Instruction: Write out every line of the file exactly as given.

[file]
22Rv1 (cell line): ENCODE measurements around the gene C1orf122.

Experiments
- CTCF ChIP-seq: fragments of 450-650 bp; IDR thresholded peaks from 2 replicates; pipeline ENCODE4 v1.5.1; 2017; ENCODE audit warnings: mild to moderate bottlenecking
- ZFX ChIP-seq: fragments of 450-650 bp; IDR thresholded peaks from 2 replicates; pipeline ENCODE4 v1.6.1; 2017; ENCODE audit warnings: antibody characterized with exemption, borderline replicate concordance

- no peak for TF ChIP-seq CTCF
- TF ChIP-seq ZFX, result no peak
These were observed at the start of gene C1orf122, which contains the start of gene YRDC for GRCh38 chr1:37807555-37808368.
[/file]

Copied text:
22Rv1 (cell line): ENCODE measurements around the gene C1orf122.

Experiments
- CTCF ChIP-seq: fragments of 450-650 bp; IDR thresholded peaks from 2 replicates; pipeline ENCODE4 v1.5.1; 2017; ENCODE audit warnings: mild to moderate bottlenecking
- ZFX ChIP-seq: fragments of 450-650 bp; IDR thresholded peaks from 2 replicates; pipeline ENCODE4 v1.6.1; 2017; ENCODE audit warnings: antibody characterized with exemption, borderline replicate concordance

- no peak for TF ChIP-seq CTCF
- TF ChIP-seq ZFX, result no peak
These were observed at the start of gene C1orf122, which contains the start of gene YRDC for GRCh38 chr1:37807555-37808368.